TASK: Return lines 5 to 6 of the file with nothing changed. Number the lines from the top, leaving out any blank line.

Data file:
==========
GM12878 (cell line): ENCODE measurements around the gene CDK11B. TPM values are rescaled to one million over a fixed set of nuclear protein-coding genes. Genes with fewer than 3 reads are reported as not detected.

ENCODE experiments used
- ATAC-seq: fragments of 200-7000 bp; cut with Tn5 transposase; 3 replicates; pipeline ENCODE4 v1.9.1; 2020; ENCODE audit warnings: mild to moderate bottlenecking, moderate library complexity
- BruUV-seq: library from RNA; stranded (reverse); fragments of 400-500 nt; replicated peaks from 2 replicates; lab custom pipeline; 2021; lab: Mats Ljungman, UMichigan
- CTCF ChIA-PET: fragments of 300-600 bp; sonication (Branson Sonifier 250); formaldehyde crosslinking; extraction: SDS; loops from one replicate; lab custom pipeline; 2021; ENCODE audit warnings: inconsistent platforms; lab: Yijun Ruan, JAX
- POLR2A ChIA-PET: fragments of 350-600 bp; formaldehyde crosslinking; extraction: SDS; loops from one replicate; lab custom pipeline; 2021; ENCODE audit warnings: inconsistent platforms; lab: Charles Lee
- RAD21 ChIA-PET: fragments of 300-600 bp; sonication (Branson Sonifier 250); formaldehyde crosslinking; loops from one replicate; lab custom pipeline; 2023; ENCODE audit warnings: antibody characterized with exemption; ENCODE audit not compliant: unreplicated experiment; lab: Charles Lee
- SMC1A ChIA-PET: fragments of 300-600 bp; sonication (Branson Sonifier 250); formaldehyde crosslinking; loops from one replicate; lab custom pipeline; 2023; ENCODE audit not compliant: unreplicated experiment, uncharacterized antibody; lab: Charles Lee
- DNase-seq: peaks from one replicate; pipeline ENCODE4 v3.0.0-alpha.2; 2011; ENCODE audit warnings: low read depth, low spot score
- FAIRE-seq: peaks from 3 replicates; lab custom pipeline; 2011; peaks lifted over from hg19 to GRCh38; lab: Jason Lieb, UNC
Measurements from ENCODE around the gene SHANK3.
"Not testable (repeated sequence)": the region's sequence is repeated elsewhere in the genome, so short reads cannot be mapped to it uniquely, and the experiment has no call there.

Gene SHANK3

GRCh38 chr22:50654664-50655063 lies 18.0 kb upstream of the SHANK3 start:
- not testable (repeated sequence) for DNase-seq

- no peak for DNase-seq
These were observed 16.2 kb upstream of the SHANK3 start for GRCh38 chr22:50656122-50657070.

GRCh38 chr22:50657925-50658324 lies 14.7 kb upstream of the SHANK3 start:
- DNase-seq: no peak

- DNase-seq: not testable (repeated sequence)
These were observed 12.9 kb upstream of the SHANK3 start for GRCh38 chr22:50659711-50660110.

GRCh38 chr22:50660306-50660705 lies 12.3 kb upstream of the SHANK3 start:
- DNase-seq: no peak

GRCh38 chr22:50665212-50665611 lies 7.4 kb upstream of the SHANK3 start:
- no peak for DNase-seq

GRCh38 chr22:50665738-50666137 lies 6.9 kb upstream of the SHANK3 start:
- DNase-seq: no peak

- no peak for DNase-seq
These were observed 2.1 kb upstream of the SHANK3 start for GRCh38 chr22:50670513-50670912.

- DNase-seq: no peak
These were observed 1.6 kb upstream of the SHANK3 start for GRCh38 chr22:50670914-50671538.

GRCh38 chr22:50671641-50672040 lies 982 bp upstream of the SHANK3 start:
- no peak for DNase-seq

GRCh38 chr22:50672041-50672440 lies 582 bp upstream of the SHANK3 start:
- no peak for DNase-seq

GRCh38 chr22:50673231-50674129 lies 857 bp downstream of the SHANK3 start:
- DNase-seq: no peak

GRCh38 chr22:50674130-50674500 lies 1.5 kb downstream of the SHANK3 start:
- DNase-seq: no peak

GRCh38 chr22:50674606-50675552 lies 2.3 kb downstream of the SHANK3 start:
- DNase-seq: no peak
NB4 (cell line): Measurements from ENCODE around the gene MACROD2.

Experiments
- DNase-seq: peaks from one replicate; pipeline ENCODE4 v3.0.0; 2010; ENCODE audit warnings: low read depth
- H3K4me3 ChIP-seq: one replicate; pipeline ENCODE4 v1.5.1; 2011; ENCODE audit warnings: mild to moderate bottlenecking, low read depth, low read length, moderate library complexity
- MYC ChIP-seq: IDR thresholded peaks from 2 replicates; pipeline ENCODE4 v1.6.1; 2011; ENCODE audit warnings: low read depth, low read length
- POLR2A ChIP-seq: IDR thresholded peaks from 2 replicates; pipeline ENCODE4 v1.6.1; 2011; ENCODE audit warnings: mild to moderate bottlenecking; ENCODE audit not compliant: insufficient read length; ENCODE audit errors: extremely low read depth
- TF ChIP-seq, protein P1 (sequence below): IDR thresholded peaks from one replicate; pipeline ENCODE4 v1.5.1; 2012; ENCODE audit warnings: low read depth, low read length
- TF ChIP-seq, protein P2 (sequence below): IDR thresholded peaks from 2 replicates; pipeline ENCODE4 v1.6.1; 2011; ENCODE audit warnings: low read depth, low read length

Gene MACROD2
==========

- CTCF ChIA-PET: fragments of 300-600 bp; sonication (Branson Sonifier 250); formaldehyde crosslinking; extraction: SDS; loops from one replicate; lab custom pipeline; 2021; ENCODE audit warnings: inconsistent platforms; lab: Yijun Ruan, JAX
- POLR2A ChIA-PET: fragments of 350-600 bp; formaldehyde crosslinking; extraction: SDS; loops from one replicate; lab custom pipeline; 2021; ENCODE audit warnings: inconsistent platforms; lab: Charles Lee